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Informative Hypotheses as a Methodological Middle-Ground to Detect Interpretational Confounding in Formative Measurement Models

Houston F Lester, University of Nebraska - Lincoln


Social scientists often seek to measure constructs that are not directly observable and are subject to measurement error. Thus, social scientists must account for measurement error while considering the relationship between the observed indicators and the construct of interest. The predominant measurement perspective views latent variables as the underlying reason that a set of indicators are related to one another. However, formative measurement provides another perspective where the indicators are thought to form or determine the construct. This measurement perspective has been heavily criticized due to several perceived limitations (e.g., interpretational confounding). Prior research has shown that interpretational confounding is not inherent to formative measurement, but may be difficult to detect using typical structural equation modeling practices. The primary objective of this study is to assess the degree to which Bayesian informed (i.e., rank ordering) hypothesis testing can detect interpretational confounding. ^ The factors manipulated to achieve the primary objective were those that determine the possibility of interpretational confounding (i.e., the magnitude of the data generating causal-formative indicator coefficients and the informed hypothesis that is being tested) as well as those factors that may affect detection and are likely to vary in practice (i.e., multicollinearity, the number of effect indicators, and sample size). The results revealed that the Bayesian informed hypotheses could detect interpretational confounding (i.e., the mismatch between the hypothesis tested and the data generating coefficients) under the conditions considered in this study. However, higher levels of multicollinearity and smaller sample sizes did hamper this ability. Thus, in the data generating conditions considered in this study, applied researchers could use Bayesian informed hypotheses to detect interpretational confounding. Future research could conduct a sensitivity analysis to determine the lower bound of detectable differences between the causal-formative indicator coefficient magnitudes.^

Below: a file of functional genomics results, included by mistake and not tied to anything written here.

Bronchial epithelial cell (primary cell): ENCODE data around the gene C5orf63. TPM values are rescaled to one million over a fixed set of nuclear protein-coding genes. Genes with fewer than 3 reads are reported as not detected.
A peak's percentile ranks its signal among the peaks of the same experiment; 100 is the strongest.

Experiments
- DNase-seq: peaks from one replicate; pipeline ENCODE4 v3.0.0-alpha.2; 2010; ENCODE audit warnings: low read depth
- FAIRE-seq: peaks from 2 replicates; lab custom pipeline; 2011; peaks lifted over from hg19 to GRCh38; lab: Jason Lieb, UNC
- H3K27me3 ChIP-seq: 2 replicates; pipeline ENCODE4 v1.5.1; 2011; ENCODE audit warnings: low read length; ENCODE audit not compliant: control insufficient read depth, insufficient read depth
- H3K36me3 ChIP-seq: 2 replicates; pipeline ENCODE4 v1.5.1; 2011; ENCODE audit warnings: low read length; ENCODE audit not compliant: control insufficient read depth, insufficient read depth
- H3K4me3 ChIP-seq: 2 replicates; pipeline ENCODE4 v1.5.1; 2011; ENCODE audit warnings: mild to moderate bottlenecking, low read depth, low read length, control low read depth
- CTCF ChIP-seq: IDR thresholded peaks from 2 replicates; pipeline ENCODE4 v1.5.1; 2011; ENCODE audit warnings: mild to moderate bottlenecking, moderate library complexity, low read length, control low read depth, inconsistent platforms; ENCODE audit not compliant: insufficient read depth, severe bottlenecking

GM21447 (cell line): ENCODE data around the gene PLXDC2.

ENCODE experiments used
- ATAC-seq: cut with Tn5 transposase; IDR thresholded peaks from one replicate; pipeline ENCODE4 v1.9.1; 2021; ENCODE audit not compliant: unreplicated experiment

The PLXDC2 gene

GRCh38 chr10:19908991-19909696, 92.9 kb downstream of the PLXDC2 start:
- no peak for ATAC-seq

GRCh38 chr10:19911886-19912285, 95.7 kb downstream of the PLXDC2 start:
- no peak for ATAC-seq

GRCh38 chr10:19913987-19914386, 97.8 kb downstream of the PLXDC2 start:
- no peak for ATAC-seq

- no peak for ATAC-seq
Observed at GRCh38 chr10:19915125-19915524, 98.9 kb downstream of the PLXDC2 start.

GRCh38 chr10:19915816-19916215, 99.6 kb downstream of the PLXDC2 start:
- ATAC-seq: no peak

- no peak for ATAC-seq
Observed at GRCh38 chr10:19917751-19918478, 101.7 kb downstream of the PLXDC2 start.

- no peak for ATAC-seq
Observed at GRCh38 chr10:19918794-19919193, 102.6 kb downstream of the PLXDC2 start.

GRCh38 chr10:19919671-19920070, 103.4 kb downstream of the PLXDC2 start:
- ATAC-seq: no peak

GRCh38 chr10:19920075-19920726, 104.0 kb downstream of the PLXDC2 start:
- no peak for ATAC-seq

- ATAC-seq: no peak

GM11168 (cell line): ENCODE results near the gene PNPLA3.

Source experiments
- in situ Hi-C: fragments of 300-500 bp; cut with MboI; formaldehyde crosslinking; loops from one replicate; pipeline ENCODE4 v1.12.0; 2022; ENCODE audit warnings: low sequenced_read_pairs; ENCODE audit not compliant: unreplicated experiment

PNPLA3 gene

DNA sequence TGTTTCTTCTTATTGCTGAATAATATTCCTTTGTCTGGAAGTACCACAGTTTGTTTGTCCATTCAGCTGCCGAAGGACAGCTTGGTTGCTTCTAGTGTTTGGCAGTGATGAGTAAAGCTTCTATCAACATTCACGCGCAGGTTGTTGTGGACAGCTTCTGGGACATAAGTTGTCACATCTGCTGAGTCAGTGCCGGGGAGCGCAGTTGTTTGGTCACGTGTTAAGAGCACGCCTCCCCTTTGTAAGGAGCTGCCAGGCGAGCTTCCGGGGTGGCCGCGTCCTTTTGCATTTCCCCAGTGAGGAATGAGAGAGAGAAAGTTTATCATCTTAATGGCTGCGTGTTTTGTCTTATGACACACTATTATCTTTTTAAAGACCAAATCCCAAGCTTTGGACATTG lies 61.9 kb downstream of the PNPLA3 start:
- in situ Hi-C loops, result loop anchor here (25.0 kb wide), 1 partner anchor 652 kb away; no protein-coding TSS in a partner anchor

Subject Area

Statistics|Quantitative psychology

Recommended Citation

Lester, Houston F, "Informative Hypotheses as a Methodological Middle-Ground to Detect Interpretational Confounding in Formative Measurement Models" (2017). ETD collection for University of Nebraska - Lincoln. AAI10608702.